- The study of healthy human nutrition includes topics related to socioeconomics and food security.I am so pleased to have the course Graduate Student and experienced Registered Dietitian, Tim O’Neal present this video about supplemental nutrition and shopping on a budget. The talk includes a description of the project and instructions. Submit your written work to the Turn-It-In submission link by the due date listed above. Written Project Instructions:1) Click on the “Project A” link above. Watch the lecture video.2) Research a government supplemental food program3) Calculate your hypothetical eligibility for that program. (You do NOT have to actually apply for any program.) Calculate the food “allotment” you would receive from that program for your current household for one week.4) Create a grocery budget in which you try to live on just that food allotment for one week.5) Go to a grocery store and see what foods you can/ can’t buy on that budget.6) Write 1-2 pages on your findings, the program you chose. What foods were allowed? What did you learn? What did you have to give up for the week to stay in budget? How has this changed your view of supplemental nutrition programs?
Rubric for Written Project
Assignment A Grading Rubric. 60 pts total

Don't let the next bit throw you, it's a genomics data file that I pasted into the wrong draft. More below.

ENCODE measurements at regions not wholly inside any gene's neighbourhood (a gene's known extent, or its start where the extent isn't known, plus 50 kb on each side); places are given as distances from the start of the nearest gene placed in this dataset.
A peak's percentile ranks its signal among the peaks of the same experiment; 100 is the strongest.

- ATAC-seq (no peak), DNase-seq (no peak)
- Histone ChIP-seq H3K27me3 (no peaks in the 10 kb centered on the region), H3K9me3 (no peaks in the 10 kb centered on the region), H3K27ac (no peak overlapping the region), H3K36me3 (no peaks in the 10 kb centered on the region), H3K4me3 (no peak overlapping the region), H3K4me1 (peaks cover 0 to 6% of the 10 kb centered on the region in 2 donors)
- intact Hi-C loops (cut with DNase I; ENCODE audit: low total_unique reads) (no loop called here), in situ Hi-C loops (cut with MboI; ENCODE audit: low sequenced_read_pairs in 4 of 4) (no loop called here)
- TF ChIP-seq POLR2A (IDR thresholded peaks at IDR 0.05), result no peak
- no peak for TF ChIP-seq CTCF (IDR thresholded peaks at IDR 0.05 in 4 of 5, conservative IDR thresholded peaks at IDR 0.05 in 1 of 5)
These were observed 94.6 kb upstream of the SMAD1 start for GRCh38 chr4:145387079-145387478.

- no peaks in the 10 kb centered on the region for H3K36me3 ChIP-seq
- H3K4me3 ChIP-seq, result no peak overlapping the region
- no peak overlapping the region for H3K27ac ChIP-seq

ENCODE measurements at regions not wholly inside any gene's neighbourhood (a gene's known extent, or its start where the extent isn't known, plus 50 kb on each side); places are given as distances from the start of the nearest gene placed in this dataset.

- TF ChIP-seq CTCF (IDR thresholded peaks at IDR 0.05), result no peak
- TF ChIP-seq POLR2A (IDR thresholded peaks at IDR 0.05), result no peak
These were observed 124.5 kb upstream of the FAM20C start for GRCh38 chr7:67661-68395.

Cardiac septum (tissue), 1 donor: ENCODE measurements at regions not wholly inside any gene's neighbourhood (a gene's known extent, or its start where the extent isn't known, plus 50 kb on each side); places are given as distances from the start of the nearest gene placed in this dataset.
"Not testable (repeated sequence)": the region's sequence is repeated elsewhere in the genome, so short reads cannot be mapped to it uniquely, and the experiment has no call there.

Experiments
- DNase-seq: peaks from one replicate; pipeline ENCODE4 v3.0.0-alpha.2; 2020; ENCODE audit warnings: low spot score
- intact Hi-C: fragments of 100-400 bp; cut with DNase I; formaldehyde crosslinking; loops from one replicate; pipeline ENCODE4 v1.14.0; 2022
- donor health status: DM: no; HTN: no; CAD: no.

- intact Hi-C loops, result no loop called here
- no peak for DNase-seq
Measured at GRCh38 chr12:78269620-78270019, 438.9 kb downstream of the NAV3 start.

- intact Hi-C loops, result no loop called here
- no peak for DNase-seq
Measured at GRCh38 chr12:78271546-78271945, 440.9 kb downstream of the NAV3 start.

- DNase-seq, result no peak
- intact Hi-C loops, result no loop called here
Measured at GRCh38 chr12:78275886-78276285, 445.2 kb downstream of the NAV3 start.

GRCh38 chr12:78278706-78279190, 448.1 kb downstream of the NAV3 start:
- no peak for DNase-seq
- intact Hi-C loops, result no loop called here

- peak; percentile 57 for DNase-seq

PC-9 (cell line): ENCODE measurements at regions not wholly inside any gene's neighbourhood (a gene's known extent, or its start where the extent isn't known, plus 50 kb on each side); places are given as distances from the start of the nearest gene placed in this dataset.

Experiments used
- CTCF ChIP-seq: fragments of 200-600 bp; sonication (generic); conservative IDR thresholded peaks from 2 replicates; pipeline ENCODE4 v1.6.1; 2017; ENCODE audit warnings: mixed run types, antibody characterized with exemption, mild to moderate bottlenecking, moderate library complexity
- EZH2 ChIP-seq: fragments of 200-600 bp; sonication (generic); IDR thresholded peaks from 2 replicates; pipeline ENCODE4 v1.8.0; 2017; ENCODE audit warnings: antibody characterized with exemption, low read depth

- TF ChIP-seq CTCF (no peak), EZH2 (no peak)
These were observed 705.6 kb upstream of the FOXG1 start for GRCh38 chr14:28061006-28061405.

20Well written, Concise; free of grammar and punctuation errors. Student’s thoughts and ideas flow well and logically. Within 1-2 pages. 20Clearly defines supplemental food program of interest. Well-researched. Gives specific examples of nutrition program’s qualifications and week/ monthly allotment. Give examples of foods allowed by that program. 20Clear mention of how student had to accommodate to meet the food allotment budget, foods that had to be substituted to stay within the allotment. Mention of challenges following the supplemental food budget. Clear mention of what student learned from this assignment. Mention awareness of food programs. 10 Some errors, but over all structurally cohesive. Mostly Concise. Some writing is a little. Less than 1 page. 10Murky description of any governmental food supplemental program. Vague/ generalized. Does not list program by name. Program parameters not clearly defined. Little mention of allotment details for that program. 10Brief or vague mention of diet changes made. Mostly generalizations (“I ate less.”) Slight mention of what the student learned—again, vague or generalized. (“I learned budgeting.”) 0Illegible; excessive grammar or punctuation errors; no attention grammar or formatting rules. No obvious sign of effort. 0Student did not choose any supplemental program. No research was done. No specifics are given. No weekly allotment is mentioned. 0No mention of how the student managed to stay in budget. No mention of food substitutions. No reflection on the overall experience Total: 60 pts